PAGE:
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Abstract

The construction of teacher beliefs through teacher education programs and their impact on classroom practices has drawn enormous attention in the concurrent literature. Yet in Bangladesh, little is known about the construction of teacher beliefs through teacher education programs and the impact of teacher beliefs on their classroom practices. Pertinently, the current study aimed at answering the questions regarding teachers’ beliefs about teaching before and after the completion of the TESOL (Teaching English to Speakers of Other Languages) programs to identify the changing patterns of their beliefs. In addition, the study explored their classroom practices to examine whether teachers’ beliefs are in line with their classroom practices after the TESOL programs. Undertaking a phenomenological approach, data were collected from four university teachers through the method of semi-structured interviews and semi-structured classroom observations. The participants were TESOL graduates. We adopted a thematic analysis to analyze our findings. The findings suggested that a dramatic change took place, as a result of TESOL programs, concerning teachers’ beliefs about their role in the classroom, their teaching methodologies and teaching material resources, and their understanding of effective teaching, classroom management approaches, and qualities of a good teacher. Additionally, the classroom observation data was a testimony of the reflection of their newly shaped beliefs on their classroom practices.

Keywords

Language Teacher Education, TESOL, Teacher Beliefs, Teacher Practice, ESL, EFL, Phenomenological Approach, Bangladesh

Author Bio(s)

Abdul Karim is a Ph.D. Fellow at the School of Educational Studies, Universiti Sains Malaysia. He has been awarded the USM Global Fellowship sponsored by the Institute of Postgraduate Studies (IPS). He is also a Lecturer at Brac Institute of Languages, Brac University. He has completed a Master of Arts (Education) By Research from Universiti Sains Malaysia. Before that, he completed an MA in English (TESOL) from North South University, Bangladesh. He has published widely in the field of English language teacher education in numerous international journals (Indexed in SSCI, SCOPUS, and Web of Science). His research interest concerns English Teacher Education, Teacher Beliefs and Practice, Medium of Instruction, Teacher Identity, Reading and Writing, and E-learning. Correspondence regarding this article can be addressed directly to khasan13aiub@gmail.com.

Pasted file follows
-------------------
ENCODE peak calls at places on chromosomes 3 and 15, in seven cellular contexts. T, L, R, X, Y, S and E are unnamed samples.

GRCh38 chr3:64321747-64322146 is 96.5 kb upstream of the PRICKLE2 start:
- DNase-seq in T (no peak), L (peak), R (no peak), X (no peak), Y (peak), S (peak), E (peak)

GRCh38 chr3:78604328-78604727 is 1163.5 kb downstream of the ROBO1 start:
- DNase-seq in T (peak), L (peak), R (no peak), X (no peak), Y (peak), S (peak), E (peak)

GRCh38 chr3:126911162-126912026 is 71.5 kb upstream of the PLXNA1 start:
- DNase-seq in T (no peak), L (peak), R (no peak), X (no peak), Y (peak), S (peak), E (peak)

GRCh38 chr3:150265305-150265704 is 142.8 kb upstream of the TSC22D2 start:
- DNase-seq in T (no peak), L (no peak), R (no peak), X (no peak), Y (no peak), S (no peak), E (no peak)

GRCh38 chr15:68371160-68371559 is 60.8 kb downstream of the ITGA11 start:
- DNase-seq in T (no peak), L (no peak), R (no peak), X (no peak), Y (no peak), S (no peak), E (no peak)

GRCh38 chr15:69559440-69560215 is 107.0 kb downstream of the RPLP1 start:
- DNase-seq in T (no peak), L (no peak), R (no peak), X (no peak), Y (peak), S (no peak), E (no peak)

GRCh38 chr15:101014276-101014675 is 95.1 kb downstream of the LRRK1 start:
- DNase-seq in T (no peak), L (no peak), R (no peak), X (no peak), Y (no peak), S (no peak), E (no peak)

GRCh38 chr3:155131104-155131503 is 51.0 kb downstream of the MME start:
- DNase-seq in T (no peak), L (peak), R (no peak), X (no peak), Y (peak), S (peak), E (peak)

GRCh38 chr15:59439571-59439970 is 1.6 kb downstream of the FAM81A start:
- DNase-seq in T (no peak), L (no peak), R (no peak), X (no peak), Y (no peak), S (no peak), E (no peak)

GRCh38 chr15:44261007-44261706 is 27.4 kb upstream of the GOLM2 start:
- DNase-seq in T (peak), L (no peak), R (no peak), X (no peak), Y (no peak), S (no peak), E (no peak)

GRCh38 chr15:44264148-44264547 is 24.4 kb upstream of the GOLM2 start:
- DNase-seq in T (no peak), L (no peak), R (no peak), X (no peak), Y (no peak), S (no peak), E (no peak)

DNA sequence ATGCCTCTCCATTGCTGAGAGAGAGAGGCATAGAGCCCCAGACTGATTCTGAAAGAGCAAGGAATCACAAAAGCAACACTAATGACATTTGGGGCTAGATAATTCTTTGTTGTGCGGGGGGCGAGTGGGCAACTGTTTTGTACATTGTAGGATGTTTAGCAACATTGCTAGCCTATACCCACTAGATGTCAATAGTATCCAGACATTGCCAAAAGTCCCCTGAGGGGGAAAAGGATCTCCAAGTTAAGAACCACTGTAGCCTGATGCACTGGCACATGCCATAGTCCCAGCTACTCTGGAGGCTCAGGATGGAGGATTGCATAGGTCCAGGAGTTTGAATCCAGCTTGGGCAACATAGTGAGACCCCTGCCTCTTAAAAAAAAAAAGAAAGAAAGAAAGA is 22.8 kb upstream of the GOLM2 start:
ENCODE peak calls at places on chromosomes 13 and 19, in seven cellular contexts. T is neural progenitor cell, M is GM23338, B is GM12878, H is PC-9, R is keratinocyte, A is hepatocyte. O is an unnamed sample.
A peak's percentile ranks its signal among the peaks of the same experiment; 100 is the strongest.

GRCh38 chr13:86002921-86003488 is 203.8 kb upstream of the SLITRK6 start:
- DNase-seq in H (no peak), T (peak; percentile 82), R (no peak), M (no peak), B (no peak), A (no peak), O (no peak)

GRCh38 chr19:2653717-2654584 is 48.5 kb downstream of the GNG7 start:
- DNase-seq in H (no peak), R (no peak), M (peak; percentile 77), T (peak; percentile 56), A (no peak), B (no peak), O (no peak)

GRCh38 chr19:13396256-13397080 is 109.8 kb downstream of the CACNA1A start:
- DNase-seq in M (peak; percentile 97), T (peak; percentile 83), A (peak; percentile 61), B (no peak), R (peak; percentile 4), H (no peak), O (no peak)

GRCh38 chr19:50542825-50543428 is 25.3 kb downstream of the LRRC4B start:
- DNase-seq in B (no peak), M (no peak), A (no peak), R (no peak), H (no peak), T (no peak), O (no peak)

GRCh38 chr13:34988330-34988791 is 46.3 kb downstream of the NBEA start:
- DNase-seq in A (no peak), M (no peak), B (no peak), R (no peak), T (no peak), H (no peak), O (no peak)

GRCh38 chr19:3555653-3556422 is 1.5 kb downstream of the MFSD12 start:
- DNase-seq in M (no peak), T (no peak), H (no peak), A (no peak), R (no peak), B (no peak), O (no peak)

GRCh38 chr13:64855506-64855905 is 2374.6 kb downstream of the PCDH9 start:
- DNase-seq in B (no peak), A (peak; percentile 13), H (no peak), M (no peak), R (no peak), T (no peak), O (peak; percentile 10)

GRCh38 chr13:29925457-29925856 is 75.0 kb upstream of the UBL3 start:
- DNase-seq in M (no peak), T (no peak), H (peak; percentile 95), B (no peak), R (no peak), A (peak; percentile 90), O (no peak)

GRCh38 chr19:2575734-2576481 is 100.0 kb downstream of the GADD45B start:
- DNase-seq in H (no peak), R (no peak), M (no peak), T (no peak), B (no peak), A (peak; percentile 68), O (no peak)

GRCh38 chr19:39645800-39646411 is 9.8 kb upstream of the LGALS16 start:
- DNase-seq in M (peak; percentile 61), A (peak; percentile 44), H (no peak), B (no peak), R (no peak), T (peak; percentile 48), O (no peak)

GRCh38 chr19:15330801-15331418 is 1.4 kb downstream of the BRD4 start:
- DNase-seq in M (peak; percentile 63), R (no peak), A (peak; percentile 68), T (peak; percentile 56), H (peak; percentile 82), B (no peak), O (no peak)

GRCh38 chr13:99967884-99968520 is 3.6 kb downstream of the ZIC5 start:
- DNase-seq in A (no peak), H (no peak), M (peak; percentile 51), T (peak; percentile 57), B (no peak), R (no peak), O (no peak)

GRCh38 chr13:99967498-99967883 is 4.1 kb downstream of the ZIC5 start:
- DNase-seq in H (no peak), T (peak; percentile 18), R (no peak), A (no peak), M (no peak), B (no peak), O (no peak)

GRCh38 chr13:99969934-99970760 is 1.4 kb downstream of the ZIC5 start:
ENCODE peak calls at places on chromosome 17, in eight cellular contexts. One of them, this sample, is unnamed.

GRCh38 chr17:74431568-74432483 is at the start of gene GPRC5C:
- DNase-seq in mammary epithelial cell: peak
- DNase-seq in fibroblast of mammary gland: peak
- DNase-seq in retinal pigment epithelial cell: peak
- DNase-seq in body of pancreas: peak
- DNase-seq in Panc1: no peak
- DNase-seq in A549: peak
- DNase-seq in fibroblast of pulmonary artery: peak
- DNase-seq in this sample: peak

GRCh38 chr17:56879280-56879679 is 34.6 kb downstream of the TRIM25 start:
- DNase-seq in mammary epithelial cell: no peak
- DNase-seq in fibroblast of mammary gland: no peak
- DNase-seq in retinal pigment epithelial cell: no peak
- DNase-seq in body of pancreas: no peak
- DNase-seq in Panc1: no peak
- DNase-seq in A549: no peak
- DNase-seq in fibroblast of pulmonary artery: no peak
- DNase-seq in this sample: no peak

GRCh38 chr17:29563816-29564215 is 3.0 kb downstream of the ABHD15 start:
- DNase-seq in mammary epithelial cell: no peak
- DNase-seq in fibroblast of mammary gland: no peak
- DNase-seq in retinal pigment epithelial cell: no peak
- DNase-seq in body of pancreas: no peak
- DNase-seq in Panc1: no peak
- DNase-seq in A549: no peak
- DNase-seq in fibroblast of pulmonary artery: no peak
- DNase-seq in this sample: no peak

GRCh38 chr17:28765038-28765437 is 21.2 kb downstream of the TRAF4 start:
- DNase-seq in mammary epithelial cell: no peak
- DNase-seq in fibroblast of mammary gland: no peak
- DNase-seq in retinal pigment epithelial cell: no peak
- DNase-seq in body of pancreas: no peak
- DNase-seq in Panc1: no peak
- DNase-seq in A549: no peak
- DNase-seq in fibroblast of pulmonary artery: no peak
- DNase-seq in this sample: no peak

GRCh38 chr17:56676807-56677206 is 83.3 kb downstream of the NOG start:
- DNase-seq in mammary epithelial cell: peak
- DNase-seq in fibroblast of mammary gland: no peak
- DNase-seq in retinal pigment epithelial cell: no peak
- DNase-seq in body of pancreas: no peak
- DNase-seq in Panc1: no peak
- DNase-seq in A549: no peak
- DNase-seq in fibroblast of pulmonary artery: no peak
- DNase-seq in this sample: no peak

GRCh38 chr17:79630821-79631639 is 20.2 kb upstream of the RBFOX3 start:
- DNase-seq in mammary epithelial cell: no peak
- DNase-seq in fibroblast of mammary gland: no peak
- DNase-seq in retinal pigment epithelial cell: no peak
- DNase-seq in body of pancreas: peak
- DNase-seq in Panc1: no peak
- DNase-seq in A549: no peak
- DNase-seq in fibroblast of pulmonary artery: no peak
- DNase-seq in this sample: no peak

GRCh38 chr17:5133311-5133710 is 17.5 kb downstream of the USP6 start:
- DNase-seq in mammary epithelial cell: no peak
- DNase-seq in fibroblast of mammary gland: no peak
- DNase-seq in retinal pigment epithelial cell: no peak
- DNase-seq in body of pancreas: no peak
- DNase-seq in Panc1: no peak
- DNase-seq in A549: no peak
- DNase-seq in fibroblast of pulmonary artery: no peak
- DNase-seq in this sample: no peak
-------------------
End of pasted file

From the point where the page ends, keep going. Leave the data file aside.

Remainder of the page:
Liza Reshmin is the Senior Academic Coordinator of the BRAC Institute of Languages at Brac University. In this role, she oversees all the academic English language courses, including curriculum design and quality assurance. In addition, she supervises the course coordinators and the faculty. She represents the Institute on various university committees. Additionally, Liza is a Senior Lecturer in the module for the advanced students. She developed the speaking and listening classes for the module, integrating critical thinking and service-learning in the classes. She is currently pursuing Ph.D. at Universiti Sains Malaysia, Malaysia. Her research interests include collaborative strategies, critical thinking and assessment, and English Medium Instruction (EMI).

Muhammad Kamarul Kabilan (Ph.D.) is a Professor at the School of Educational Studies, Universiti Sains Malaysia, Penang. His research interests include ICT and English Language Education and, professional development and critical practices of teachers. He has published widely in his area of research in reputable journals such as TESOL Quarterly, British Journal of Educational Technology, Computer and Education, The Internet and Higher Education, and Professional Development in Education.

Faheem Hasan Shahed (Ph.D.) is Associate Professor and Head of MA in TESOL Program at Brac University, Bangladesh. After doing his M.Phil. (1998) and Ph.D. (2001) in ELT from Jawaharlal Nehru University (JNU), New Delhi, he has been teaching English to diverse groups of professionals. His areas of interest include ESP, bilingualism, language & politics, and Business Communication. He has published articles and book chapters both nationally and internationally.

Mohammad Mosiur Rahman (MRes in Applied Linguistics) is a Ph.D. Fellow at School of Languages, Literacies and Translation, Universiti Sains Malaysia. His research interests are interdisciplinary issues in language education and applied linguistics. His works have appeared in international journals with high impact factor/Cite Scores such as English Today, Asian Englishes, English Teaching and Learning, Language Testing in Asia, The Qualitative Report, The Journal of Asia TEFL, Online Journal of Distance Education, and so on.

Manjet Kaur Mehar Singh (Ph.D.) is the Deputy Dean of Research, Postgraduate & Networking at the School of Languages, Literacies and Translation, Universiti Sains Malaysia. She also serves as an editorial board member on various international and national level SCOPUS indexed journals. Her areas of specializations are wide-ranging. They include applied linguistics, academic literacies, multiculturalism, and higher education.

Acknowledgements

The first author acknowledges the support of the USM Global Fellowship awarded by the Institute of Postgraduate Studies (IPS), Universiti Sains Malaysia. We also want to offer special thanks to Lady Syeda Sarwat Abed, Senior Director, Brac Institute of Languages for permitting us to collect the data from the language institute and providing us with adequate support. Additionally, we would like to express our gratitude to the teachers who have been benevolent in the interview and classroom observation processes.

Publication Date

10-24-2020

Creative Commons License

Creative Commons Attribution-Noncommercial 4.0 License
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